M/V Yakima: “M/V Luke Willson”
Washington State Ferries ridership has bottomed out and is
headed back up.
The agency on Friday released numbers that showed the largest rider
jump — 2.7 percent — in at least 14 years. That’s when it lost
license tab revenues, and started jacking up ticket prices and
The 2.7 percent calculates to 650,000 riders, enough to fill 260 of
its largest ferries.
Total 2014 ridership was 23,193,660, nowhere near the 1999 peak of
26.8 million but moving in that direction. Its the second straight
gain (1.5 percent last year) after 13 years of declines. Drivers
were up 1.3 percent and passengers 3.9 percent.
Bremerton led the way with a whopping 10 percent gain. Passengers
were up 12.6 percent and vehicles 3.2 percent.
Bainbridge rose just half a percent, but remained the busiest route
at 6.3 million riders. Edmonds-Kingston and Mukilteo-Clinton
continued their annual duel for second. Kingston, boosted by a 3.6
percent gain, edged Mukilteo in 2014, 4 million to 3.9
million. Traffic picked up less than 1 percent at
Mukilteo, however, led the system with 2,151,070 vehicles, followed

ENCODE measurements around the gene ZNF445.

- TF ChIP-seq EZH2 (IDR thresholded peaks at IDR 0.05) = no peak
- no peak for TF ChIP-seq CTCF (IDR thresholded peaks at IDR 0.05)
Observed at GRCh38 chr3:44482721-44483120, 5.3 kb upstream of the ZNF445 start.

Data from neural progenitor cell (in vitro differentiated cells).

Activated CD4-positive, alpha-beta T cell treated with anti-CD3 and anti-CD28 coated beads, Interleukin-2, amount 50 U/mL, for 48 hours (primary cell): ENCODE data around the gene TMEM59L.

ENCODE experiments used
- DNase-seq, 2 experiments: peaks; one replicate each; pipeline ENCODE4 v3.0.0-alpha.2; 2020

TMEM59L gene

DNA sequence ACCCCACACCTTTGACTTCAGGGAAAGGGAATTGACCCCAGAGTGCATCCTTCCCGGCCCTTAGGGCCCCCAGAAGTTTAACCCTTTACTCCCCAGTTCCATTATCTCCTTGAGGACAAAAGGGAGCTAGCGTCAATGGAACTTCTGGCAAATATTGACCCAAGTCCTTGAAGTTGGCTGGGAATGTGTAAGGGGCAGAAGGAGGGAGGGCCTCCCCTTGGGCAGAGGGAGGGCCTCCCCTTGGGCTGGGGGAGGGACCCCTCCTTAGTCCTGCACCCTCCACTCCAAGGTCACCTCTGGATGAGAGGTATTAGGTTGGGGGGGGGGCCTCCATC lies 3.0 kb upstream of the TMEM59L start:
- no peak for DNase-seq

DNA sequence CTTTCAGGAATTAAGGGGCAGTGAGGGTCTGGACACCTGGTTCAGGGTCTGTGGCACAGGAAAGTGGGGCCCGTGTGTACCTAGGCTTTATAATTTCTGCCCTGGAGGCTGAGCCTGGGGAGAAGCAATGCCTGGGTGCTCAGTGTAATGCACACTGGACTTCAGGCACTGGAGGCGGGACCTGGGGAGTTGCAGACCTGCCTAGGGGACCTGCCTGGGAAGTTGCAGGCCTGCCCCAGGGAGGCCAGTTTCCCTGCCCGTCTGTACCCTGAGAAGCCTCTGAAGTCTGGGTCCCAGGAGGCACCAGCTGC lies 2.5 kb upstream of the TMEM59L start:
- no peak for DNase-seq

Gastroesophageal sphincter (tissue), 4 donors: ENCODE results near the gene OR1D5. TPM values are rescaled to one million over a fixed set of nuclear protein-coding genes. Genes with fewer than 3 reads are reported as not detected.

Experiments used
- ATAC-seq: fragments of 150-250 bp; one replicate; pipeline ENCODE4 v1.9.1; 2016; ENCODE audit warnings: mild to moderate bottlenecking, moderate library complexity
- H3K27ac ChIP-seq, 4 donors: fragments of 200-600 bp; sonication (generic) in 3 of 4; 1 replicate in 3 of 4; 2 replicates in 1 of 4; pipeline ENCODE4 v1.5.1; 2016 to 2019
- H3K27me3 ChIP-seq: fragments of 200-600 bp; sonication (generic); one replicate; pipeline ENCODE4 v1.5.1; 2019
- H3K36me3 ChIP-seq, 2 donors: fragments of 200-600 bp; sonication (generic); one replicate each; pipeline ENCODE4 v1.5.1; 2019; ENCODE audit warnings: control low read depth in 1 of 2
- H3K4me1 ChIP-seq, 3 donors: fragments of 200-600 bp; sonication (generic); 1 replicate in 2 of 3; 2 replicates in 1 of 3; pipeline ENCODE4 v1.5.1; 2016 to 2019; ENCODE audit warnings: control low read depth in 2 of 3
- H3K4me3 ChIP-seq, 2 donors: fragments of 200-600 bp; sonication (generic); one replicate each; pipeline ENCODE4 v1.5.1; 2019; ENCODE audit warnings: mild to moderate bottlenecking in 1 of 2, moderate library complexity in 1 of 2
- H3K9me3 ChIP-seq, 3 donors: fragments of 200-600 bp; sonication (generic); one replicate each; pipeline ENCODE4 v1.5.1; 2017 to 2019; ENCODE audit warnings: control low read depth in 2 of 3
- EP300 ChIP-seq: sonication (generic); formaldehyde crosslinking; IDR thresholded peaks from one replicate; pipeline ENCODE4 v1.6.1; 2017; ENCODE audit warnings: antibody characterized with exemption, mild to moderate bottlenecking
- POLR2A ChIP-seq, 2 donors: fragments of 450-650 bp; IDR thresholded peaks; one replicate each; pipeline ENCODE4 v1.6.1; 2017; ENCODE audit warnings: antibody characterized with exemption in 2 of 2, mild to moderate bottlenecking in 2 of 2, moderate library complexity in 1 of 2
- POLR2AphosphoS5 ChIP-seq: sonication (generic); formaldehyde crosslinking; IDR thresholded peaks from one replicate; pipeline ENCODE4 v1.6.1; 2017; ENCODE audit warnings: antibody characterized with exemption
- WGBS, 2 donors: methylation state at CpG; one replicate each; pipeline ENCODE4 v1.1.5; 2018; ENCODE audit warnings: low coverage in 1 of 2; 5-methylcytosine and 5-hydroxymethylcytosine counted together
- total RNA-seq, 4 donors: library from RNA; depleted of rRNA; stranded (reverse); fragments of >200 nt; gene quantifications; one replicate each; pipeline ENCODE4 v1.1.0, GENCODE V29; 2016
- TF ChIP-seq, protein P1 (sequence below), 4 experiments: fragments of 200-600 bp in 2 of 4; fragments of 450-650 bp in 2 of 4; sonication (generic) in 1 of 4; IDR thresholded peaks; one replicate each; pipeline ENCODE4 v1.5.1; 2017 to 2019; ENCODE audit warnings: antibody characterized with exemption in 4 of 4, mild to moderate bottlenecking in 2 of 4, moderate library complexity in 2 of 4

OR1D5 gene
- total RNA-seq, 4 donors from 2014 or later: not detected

by Kingston at 2,098,533 and Bainbridge with 1,953,466.
Two-thirds of Bainbridge and Bremerton riders were passengers.
The Fauntleroy-Vashon Island-Southworth route showed little change,
at 0.3 percent.
Judging from the comments on my Seahawks fast ferry story, some
facts are in order.
The low-wake ferry Rich Passage 1 is owned by Kitsap Transit.
Washington State Ferries has nothing to do with it.
A half-hour trip to the NFC championship game would largely be
promotional, although it could slightly reduce crowds on the car
ferries. It can carry just 118 people. The RP1 needs to be operated
periodically, anyway, to keep it in good running order. Bremerton
Mayor Patty Lent thinks it’d be great to kill two birds with one
stone. She’s not shy about fast ferries. Like many others, Lent
thinks they’d be great economically for the city and surrounding
area. Many also disagree. With a proposition to run fast ferries
full time possibly going on the ballot in the next year or two, she
wants to showcase them as much as possible.
Nobody would make a killing on the Seahawks trip. Lent and Kitsap
Transit are just trying to cover expenses, primarily crew and fuel,
as the feds require. The $25 round-trip ticket wouldn’t bring in
half of the $7,000 needed. That’s why Lent’s looking for sponsor
organizations. I’d think they’d see it as advertising. Neither the
city nor Kitsap Transit would be footing any of the bill.
Nobody is being forced to ride the boat. Car ferries will be
available for about $8 for the round trip.